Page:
When the darkness of the cave of death resolves itself, Hannah finds herself staring at an apartment door across an empty hallway. Shifre and Esther are gone, and when Hannah turns to look behind her, she is startled to see her family waiting expectantly at a table set decorously and piled high with food. The old man at the head of the table asks Hannah, “Is he coming?” Hannah looks back at the empty hallway and whispers, “There’s no one there.”
Another of the men at the table calls Hannah to come back in, and she goes to sit by her aunt Eva, in the chair reserved for the prophet Elijah. All the grown-ups raise their glasses in a toast to life, “L’chaim,” and when Hannah turns to Aunt Eva, she notices the numbers tattooed on her arm. As the others return to their dinner conversation, Aunt Eva, seeing Hannah’s interest, offers to tell her about the numbers, but Hannah responds quietly, “No . . . please, let me explain it to you.” As Aunt Eva listens in astonishment, Hannah recites:
J is for Jew . . . and 1 because you were alone . . . 8 . . . had been in your family, though [only] 2 of them [were] alive . . . your brother was a Kommando, forced to tend the ovens, to handle the dead, so he thought he was a 0 . . . you said that when things were over, you would be 2 again forever, J18202.
Aunt Eva closes her eyes for a moment, remembering, as Hannah realizes that her brother, Uncle Will, must have been Wolfe, the young man who carried away Fayge’s body. As Hannah sits in silence, trying to make sense of what has happened, Aunt Eva tells her that after the war, she and Wolfe came to America and changed their names in an attempt to forget what was too painful to remember, only to find that “to forget was impossible.” Aunt Eva tells Hannah what she already knows—that she had been called Rivka. Hannah replies, in a voice loud enough to silence the whole table, “I remember . . . oh . . . I remember.”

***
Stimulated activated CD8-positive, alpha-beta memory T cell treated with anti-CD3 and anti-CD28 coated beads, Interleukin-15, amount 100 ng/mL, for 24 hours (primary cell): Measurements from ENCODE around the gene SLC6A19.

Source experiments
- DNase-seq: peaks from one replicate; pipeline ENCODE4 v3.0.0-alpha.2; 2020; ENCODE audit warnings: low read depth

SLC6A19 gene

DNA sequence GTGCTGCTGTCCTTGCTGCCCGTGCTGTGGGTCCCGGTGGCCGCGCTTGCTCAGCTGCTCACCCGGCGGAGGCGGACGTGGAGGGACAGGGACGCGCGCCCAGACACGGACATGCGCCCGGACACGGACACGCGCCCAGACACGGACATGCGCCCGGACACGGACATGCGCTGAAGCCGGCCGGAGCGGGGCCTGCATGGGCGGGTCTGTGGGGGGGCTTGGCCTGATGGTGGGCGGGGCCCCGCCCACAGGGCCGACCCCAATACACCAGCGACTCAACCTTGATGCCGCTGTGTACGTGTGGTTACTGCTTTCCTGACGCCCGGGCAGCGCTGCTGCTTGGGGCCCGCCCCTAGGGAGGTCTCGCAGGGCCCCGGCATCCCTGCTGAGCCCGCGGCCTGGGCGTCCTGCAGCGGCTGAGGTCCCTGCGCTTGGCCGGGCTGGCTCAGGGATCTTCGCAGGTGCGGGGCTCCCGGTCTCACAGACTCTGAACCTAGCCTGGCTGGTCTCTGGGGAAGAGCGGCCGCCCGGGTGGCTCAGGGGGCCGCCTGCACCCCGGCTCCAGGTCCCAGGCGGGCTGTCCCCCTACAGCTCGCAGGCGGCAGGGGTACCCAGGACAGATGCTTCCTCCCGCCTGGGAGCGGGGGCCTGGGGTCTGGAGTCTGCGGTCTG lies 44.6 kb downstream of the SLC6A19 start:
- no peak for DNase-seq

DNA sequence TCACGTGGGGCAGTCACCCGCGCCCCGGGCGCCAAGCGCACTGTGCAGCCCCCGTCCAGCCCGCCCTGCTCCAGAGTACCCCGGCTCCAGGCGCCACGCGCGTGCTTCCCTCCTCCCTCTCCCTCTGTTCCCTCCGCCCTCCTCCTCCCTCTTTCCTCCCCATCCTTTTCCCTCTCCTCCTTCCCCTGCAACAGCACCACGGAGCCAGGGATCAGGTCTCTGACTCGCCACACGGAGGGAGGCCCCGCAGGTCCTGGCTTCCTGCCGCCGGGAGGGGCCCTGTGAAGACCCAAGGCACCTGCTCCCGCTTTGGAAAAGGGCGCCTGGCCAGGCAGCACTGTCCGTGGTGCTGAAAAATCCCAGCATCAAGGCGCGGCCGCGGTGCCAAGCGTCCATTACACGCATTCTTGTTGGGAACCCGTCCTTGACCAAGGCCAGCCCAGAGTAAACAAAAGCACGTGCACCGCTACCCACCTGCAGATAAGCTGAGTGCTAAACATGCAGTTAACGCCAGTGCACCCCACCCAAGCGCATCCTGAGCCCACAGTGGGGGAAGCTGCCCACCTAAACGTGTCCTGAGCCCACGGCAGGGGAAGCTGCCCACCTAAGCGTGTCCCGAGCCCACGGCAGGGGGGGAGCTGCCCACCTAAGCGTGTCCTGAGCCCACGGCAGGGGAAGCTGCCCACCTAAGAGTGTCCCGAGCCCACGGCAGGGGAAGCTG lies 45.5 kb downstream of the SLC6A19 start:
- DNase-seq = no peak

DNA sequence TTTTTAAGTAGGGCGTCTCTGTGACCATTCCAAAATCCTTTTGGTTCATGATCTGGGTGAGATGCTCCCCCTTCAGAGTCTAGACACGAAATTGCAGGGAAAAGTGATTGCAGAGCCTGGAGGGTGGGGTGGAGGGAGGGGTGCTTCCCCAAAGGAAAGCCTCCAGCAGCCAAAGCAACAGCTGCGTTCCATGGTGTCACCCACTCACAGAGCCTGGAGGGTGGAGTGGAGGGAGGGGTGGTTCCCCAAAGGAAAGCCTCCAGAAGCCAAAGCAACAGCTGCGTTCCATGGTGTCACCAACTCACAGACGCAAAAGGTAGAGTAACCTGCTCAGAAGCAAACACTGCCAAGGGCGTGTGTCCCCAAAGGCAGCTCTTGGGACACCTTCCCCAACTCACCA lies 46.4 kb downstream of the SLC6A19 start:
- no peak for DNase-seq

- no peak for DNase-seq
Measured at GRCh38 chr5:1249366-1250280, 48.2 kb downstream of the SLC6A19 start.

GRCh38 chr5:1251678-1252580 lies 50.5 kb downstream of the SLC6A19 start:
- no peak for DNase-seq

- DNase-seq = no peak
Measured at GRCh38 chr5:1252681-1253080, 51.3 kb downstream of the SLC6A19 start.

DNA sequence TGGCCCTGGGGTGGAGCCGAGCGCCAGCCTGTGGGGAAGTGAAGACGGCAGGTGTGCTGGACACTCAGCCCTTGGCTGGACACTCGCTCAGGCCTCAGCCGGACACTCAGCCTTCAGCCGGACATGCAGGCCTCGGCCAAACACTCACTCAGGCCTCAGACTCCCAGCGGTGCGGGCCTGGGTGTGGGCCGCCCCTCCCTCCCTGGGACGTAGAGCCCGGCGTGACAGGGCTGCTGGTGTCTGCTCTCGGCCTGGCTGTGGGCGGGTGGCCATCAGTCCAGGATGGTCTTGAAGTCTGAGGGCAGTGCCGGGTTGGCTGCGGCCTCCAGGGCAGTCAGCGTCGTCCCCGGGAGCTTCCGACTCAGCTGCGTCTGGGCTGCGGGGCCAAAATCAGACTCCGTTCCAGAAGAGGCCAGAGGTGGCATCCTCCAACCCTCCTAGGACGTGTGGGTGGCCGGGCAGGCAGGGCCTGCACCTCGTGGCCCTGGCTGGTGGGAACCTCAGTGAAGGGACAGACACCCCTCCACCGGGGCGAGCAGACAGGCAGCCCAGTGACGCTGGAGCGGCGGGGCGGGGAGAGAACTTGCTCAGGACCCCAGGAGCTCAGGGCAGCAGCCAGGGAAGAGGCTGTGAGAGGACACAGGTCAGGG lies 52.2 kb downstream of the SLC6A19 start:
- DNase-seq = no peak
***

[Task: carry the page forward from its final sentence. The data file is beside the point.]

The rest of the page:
Some time later, when they are alone, Aunt Eva tells Hannah “the end of the story.” Of the villagers with whom Chaya had come to the camp, only two survived—Yitzchak, who had indeed escaped to join the partisans, and Gitl, who had insisted on sharing her meager rations with the children throughout their time in captivity and weighed only seventy-three pounds when she was finally freed. Rivka and the baby Chaya had saved by taking her into the midden were also among the few others who were still alive at the end of the war.
Yitzchak and Gitl emigrated to Israel; although they never married, they remained close friends. Both of them devoted their remaining years to the establishment of a Jewish state and the salvaging of lives torn apart by the Nazi attempt at genocide as a solution to the “Jewish Problem.” Yitzchak served as a member of the Israeli senate. Gitl established an adoption agency that became renowned throughout the Mideast. She called the organization CHAYA in remembrance of her niece, whose name, fittingly, means life.